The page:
Matthew R. Arnold of Arnold & Smith, PLLC answers the question “How can an attorney help me with my Divorce or Separation in North Carolina?”
Think divorce is tough? It’s not tough enough, say activists and legislators in several American states.
Several high-profile American politicians—among them former presidential candidates Michele Bachmann, Rick Perry and Rick Santorum—have signed a “Marriage Vow” document produced in 2011 by the conservative organization Family Leader, according to Newsweek.
After taking the vow, policymakers would push legislation that promoted “prompt reform of uneconomic, anti-marriage aspects of welfare policy, tax policy, and marital/divorce law,” Newsweek reports.
The states of Arizona and Utah recently passed laws mandating marriage counseling courses and longer waiting periods for couples wanting a divorce. Legislators in Oklahoma, meanwhile, are considering a law that would require parenting classes for couples with children who are seeking a divorce. Couples in the State of Massachusetts who have children under the age of eighteen and seek a divorce are required to attend a six-hour parenting course, while couples in Arkansas must wait through a standard 540-day divorce processing period after living separate and apart for eighteen months. Both of the Carolinas and Maryland require yearlong separations before couples can file for divorce.
Some attorneys like New York lawyer Matthew Reischer think that making divorce more difficult is a good thing. He told Newsweek that if couples knew divorcing was difficult, they would exercise more caution and intelligence when marrying in the first place.
National divorce columnist Colleen Sheehy Orme, however, says that people are the problem, not laws. She said vindictive spouses play a cat-and-mouse game of “legalized bullying” and needlessly drag out divorce cases, swallowing up already stressed court resources.
Newsweek makes it clear where it stands on the issue, calling it “good news” that lawmakers in some states are trying to make divorce easier. California attorney Rackham Karlsson described a pilot program launched in that state’s capital, Sacramento, called One Day Divorce. Couples pay a $435 filing fee, per party (so $870 total), to “finalize their divorces quickly, cheaply and, most importantly, out of the courtroom.”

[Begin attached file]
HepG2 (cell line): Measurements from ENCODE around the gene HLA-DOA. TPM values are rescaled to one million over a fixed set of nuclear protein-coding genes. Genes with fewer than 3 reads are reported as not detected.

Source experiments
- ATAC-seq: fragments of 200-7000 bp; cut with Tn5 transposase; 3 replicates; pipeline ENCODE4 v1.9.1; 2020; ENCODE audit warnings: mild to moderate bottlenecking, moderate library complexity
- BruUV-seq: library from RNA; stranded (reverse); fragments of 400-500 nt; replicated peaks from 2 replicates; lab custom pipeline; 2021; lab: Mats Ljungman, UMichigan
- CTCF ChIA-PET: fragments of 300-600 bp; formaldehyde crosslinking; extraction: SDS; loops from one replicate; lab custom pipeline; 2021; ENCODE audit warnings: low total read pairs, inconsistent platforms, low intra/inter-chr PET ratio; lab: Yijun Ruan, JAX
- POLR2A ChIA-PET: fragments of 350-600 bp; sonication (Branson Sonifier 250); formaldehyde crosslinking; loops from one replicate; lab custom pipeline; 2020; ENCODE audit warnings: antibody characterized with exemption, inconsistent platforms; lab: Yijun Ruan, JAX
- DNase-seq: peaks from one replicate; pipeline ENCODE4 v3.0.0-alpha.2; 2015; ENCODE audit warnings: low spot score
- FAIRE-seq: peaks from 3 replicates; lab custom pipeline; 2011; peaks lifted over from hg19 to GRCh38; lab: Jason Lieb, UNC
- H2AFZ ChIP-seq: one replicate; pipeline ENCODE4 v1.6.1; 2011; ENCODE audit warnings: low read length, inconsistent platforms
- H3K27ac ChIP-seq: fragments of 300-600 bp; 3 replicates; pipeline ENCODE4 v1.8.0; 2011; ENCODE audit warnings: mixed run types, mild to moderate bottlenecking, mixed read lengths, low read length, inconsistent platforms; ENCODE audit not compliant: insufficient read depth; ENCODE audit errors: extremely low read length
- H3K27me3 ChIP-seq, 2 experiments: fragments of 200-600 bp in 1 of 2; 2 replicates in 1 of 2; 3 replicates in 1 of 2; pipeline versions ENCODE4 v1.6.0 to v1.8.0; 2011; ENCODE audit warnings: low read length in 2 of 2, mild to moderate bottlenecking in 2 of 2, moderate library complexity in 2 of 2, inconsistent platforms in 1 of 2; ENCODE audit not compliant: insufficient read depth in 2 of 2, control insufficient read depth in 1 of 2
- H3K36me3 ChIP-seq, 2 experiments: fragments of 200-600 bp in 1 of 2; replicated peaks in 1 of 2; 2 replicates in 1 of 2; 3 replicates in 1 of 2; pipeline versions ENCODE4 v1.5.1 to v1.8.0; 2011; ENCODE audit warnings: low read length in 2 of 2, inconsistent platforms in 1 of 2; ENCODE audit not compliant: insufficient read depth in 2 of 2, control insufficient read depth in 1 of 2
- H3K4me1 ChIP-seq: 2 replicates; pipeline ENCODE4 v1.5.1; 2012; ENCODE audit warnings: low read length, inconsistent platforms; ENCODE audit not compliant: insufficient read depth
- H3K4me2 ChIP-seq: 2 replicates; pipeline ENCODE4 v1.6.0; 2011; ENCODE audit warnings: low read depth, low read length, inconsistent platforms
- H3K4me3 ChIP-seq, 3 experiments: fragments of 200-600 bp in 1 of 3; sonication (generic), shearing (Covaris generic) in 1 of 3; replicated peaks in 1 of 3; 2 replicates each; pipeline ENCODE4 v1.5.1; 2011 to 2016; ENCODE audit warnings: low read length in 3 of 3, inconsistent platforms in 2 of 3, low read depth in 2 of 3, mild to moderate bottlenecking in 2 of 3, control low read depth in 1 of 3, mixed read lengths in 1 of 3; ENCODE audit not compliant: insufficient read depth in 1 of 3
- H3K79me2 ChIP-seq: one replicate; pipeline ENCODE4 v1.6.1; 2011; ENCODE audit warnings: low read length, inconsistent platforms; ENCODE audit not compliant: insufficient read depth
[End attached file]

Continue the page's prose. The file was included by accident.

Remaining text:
A supervising judge in the family law division of the Sacramento Superior Court gushed about the program, telling Newsweek that couples using the One Day Divorce program “are universally smiling and overflowing with joy to the point of high-fiving and hugging their volunteer attorneys—and just as frequently their newly divorced ex.”
Newsweek also cited a new application called Web Divorce Prep—“an online divorce documentation and record-keeping software platform”—geared towards making the process of divorce “easier,” as well as the not-so-new so-called “destination divorce” trend, ending its report with an anecdote from a self-ascribed “divorce encouragist” who said she and her husband split their assets themselves and only had to hire a lawyer “to file.”
If you find yourself facing a complicated family law matter, it is best to consult with an experienced family-law attorney in Charlotte, North Carolina who can help guide you through the often confusing process of divorce. Please contact the experienced family-law attorneys at Arnold & Smith, PLLC today at (704) 370-2828 or find additional resources here.
About the Author
Matthew Arnold is a Managing Member of Arnold & Smith, PLLC, where he focuses on the areas of family law, divorce, child custody, child support, alimony and equitable distribution.
Mr. Arnold was raised in Charlotte, where he graduated from Providence Senior High School. He attended Belmont Abbey College, where he graduated cum laude, before attending law school at the University of North Carolina at Chapel Hill on a full academic scholarship.
A board-certified specialist in the practice of Family Law, Mr. Arnold is admitted to practice in all state courts in North Carolina, in the United States Federal Court for the Western District of North Carolina, in the North Carolina Court of Appeals and Supreme Court, and in the Fourth Circuit United States Court of Appeals in Richmond, Virginia.
In his free time, Mr. Arnold enjoys golfing and spending time with his wife and three children.
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